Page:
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Stoozing - make free cash Earn interest from 0% credit cards

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You can make £100s of profit by cleverly manipulating credit cards!

During the credit crunch, this got trickier as banks reined in lending. Now the purse-strings are loosening, with some of the best 0% deals we've ever seen - revitalising the art of stoozing!

The premise - borrow free, earn £100s!

Loads of cards lend new customers money at 0% (see options here). By grabbing this cash then saving it at as high a rate of interest as possible, you're earning interest on money they've lent you for free.

But if you're looking for more than just 0% spending, or you've debts and don't think stoozing is for you, see our Credit Cards page for full options.

Who can do this?

Though lucrative, this technique is tricky, and not suitable for everyone. If you decide to give it a go, read this article in full, and make sure you understand the process, as mistakes can have a high cost.

  • Be credit card debt-free
    Only use this technique if you don't have any credit card debts and have a decent credit score. Those who already have debts on plastic should use all available new credit to reduce the interest. Read the Best Balance Transfers guide.

  • Ensure you're on the ball
    Do it right and this is risk-free. Yet stoozing isn't for the forgetful, ill-disciplined or inattentive. If that's you, stop reading now, as getting this wrong costs.

  • Consider cashback instead
    If you're a little forgetful, or would just prefer a simpler way to make free cash, a more fool-proof (but less lucrative) way to profit is simply using a cashback credit card and paying it off in full every month. For the current top picks, read the Best Cashback Cards guide, and see our Credit Cards page for more options.

How to stooze...

In a nutshell, the idea is to do your normal spending on an interest-free credit card, and let the dosh you'd normally be using build up in a savings account, earning interest. This is currently helped by the longest-ever interest-free spending card we've seen.

This requires discipline, and is absolutely NOT a way to spend more than you would have anyway – it's a money-making recipe. So don't overspend and never breach the card's credit limit.

STEP 1: Get a card offering 0% on new purchases


Many cards offer new customers short-term 0% offers on all purchases (don't confuse these with 0% balance transfers, which are for shifting debts).

credit card in handOnce accepted, use the card for everything you buy; replacing all credit card, debit card, cheque and cash spending – though never withdraw cash as you're charged interest.

The top 0% cards

The most profitable plastic here are the cards where the longest 0% spending period is combined with the most lucrative rewards programme.

Depending on your credit score and the amount you spend, this can be done with multiple cards. But it's best to start at the top and work your way down this list.

Tesco: 0% for 19 months on purchasesPlus earn Tesco Clubcard points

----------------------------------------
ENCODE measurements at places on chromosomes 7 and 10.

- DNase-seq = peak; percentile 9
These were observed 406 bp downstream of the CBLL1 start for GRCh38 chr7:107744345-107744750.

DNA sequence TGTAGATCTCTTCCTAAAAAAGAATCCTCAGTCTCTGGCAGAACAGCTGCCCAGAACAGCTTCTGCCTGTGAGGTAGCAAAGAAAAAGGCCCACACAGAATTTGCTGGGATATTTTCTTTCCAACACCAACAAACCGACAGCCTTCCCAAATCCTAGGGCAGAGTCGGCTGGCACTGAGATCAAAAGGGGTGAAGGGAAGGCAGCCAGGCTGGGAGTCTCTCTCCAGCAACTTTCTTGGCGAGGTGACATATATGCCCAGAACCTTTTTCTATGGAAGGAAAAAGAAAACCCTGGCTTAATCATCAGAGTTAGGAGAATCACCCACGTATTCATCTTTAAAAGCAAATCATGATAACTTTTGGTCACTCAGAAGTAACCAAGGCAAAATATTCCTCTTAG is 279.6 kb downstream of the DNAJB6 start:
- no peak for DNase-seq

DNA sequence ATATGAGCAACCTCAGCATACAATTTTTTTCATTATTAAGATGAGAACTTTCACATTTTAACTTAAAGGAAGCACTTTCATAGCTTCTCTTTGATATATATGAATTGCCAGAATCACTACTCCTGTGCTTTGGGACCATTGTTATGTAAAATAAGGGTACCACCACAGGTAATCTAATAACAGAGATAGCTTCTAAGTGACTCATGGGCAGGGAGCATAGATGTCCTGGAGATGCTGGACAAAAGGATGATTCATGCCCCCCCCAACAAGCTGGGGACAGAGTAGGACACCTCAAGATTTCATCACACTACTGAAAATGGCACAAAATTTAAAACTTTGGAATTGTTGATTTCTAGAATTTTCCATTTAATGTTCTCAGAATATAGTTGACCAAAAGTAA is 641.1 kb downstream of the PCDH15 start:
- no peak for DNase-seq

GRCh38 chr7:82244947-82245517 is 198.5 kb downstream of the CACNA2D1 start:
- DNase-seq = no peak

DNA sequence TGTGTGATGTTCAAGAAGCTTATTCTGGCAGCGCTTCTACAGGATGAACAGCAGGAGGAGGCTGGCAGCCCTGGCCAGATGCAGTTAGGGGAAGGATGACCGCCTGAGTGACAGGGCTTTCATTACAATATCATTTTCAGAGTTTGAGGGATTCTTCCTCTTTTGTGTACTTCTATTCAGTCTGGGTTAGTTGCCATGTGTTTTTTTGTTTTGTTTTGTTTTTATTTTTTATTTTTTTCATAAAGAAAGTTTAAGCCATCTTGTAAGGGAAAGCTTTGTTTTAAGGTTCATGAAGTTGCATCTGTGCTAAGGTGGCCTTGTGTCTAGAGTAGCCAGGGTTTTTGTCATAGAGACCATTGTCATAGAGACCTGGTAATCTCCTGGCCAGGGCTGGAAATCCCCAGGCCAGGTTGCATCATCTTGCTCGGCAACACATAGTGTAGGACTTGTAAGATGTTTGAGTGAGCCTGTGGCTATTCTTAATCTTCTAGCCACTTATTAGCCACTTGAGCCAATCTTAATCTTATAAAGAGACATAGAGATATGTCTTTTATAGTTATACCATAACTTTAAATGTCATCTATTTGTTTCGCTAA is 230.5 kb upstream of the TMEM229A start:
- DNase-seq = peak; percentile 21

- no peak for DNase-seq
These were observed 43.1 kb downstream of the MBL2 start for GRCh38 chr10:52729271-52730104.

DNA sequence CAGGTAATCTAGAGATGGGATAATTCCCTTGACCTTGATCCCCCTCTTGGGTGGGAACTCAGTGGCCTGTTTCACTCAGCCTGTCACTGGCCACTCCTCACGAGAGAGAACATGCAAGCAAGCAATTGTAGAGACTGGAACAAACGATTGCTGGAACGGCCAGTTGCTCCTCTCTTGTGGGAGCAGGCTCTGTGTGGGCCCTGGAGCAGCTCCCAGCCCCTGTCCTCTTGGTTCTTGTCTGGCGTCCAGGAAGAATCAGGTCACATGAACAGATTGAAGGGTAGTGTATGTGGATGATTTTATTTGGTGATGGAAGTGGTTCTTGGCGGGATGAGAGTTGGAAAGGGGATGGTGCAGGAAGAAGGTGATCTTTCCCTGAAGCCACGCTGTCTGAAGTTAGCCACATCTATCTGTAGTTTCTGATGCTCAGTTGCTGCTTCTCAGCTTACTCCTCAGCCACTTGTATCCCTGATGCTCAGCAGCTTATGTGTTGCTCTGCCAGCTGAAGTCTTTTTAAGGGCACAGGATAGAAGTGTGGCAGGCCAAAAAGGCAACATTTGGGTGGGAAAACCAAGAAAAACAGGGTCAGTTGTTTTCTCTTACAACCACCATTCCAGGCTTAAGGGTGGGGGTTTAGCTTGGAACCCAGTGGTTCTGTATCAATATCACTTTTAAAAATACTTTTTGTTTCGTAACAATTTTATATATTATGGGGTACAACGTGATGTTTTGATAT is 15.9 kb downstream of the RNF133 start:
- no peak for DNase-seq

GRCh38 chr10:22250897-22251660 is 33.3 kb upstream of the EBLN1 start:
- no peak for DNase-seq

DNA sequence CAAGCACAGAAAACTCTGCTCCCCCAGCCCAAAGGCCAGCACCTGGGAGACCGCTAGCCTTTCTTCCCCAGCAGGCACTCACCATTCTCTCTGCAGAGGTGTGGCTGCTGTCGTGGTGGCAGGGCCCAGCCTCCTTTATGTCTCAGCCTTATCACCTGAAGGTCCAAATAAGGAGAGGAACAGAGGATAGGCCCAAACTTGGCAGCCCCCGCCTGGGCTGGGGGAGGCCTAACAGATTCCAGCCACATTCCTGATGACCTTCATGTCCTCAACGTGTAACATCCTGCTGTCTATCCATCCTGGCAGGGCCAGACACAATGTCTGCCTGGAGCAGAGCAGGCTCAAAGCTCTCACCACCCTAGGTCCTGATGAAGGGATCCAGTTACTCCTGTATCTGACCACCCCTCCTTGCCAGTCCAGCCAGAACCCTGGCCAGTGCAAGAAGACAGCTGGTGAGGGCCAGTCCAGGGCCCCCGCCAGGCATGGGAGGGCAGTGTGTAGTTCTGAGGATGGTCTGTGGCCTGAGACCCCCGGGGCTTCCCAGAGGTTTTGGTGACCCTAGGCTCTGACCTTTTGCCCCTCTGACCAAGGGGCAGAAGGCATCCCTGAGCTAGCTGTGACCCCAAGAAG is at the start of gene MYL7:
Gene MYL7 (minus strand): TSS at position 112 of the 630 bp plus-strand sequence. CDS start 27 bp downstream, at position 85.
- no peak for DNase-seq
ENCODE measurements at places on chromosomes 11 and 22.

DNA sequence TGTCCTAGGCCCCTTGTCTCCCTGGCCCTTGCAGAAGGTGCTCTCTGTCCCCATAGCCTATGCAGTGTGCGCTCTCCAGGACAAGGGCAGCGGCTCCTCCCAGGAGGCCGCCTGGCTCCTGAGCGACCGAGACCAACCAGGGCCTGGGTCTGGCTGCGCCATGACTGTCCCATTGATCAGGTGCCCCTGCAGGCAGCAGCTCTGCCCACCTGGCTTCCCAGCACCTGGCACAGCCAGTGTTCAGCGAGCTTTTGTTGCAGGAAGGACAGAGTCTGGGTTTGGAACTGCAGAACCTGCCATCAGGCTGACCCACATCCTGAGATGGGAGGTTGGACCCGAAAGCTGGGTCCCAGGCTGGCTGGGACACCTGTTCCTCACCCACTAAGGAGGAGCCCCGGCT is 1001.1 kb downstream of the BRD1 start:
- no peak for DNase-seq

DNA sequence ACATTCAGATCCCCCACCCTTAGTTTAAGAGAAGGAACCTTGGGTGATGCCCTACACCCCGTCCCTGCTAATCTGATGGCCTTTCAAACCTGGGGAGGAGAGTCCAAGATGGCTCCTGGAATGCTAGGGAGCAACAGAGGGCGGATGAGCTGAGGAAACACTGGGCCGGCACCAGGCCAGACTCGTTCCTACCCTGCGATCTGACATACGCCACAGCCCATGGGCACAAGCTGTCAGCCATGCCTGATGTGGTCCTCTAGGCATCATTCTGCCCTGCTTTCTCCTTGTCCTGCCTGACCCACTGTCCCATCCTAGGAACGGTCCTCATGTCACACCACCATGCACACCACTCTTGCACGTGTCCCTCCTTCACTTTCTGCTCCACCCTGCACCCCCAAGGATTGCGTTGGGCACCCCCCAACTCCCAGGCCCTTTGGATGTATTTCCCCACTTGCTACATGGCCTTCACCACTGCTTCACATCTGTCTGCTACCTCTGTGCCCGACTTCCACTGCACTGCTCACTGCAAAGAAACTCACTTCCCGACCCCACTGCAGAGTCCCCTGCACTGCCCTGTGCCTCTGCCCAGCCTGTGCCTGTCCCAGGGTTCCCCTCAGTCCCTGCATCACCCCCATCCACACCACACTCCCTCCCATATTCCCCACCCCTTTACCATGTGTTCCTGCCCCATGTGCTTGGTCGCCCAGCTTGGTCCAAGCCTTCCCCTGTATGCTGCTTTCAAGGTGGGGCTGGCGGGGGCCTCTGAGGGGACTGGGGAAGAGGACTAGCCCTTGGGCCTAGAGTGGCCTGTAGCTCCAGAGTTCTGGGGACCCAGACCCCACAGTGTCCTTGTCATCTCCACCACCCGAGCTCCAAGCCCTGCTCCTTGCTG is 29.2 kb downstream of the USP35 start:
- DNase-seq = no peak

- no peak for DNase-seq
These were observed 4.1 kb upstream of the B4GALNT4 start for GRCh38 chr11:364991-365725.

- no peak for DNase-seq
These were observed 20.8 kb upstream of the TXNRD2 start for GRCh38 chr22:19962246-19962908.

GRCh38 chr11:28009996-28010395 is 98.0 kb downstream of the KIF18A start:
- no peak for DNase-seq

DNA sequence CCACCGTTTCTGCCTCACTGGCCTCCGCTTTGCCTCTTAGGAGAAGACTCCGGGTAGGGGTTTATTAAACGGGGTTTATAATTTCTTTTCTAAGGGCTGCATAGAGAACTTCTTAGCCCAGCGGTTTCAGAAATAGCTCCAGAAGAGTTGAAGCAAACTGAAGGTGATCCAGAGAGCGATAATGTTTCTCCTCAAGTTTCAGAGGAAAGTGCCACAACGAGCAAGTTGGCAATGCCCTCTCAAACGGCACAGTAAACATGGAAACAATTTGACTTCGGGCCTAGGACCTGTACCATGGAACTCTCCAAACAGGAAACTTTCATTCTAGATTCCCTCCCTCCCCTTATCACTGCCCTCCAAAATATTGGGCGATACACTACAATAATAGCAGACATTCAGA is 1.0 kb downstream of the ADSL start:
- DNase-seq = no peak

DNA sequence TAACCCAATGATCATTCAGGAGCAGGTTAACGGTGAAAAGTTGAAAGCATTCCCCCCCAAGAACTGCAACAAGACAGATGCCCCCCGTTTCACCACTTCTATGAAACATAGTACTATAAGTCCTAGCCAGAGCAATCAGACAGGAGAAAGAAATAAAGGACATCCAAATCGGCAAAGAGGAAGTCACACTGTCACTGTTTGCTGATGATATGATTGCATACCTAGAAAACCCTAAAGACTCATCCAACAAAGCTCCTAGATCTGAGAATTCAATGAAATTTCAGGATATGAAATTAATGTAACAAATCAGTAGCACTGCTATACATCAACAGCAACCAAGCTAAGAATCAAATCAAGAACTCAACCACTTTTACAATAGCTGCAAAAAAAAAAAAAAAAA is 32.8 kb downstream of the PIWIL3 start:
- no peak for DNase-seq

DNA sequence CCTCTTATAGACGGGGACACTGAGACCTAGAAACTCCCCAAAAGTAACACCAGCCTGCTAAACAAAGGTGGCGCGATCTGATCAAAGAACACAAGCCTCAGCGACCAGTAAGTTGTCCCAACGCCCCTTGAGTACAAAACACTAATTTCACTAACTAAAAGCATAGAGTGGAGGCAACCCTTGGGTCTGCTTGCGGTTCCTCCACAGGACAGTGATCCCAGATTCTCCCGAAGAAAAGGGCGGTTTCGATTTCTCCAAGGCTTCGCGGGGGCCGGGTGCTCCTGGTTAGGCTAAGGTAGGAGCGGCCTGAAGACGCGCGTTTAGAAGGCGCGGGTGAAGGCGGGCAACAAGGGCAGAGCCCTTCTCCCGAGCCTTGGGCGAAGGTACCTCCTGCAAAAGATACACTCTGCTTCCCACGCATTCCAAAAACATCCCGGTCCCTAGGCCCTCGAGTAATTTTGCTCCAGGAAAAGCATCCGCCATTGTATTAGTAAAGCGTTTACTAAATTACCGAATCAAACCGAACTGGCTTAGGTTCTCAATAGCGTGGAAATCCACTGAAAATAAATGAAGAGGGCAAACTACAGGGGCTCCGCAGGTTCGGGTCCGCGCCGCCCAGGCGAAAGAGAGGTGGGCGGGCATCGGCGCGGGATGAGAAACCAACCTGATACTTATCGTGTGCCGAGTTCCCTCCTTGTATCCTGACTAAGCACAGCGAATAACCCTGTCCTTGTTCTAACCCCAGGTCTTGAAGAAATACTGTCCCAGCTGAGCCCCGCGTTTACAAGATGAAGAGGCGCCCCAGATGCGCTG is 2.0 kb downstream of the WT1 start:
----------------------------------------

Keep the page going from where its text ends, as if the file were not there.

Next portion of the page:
• 0% on spending for: 19 months
  • Representative variable APR: 18.9% APR (Official APR Example)
  • Min income: £5,000
  • Card issuer: Mastercard
  • Min repay: Greater of 1% of balance plus interest or £25

The Tesco* Clubcard Credit Card gives 0% for 19 months on new purchases. After this, it's 18.9% representative APR.

  • Spending rewards. Every time you spend, you accrue Tesco Clubcard points – 5 for every £4 spent in Tesco stores and 1 for every £4 spent elsewhere. If redeemed for Tesco Clubcard Rewards, they're worth about 3p each, making this equivalent to a 0.75% cashback card.

Tesco often has special deals where you can collect extra Clubcard points, and sometimes even make a profit. For more information read the Boost Tesco Clubcard Points guide.

Santander 123* - 18 months 0%BUT £24/yr fee

  • Spending length: 18 months 0%
  • Annual fee: £24 a year
  • Interest on spending: 12.7% (16.5% representative APR incl. fee: Official APR Example)
  • Card issuer: Mastercard
  • Min income: £7,500
  • Min repay : Greater of 1% of balance plus interest or £5

The Santander 123* credit card, which was already a cashback best-buy buy offering up to 3% cashback on certain spending, now also offers 18 months 0% on spending (plus you can use our eligibility checker to see if you'll get the card).

But it has a £24 annual fee, so you need to carefully weigh up if your planned spending would exceed this in cashback terms - you'd likely need to be a big petrol spender to 'win', though existing Santander 123 bank account holders get year one's fee refunded.

The 123 card pays 3% cashback on fuel & rail spending (max £9/mth), 2% in major department stores & 1% in major supermarkets. There's also a bonus of 1% cashback for flights, hotels and travel agent bookings made between 1 June and 31 August. See a full review of the cashback you can get with Santander 123.

Once the 18 month 0% is up you'll pay 12.7% interest on spending (16.5% representative APR, including the annual fee), so make sure you've paid it off by then, or you're ready to shift the debt to a balance transfer card.

Santander* - 18 months 0%Joint longest term purchase card

  • Spending length: 18 months 0%
  • Rep variable APR: 18.9% (Official APR Example)
  • Card issuer: Mastercard
  • Min income: N/A
  • Min repay : Greater of 1% of balance plus interest or £5

Another long 0% spending card available is the Santander* 18-month purchase card. If accepted the 0% term won't vary according to your credit score - everyone accepted gets the full 18 months.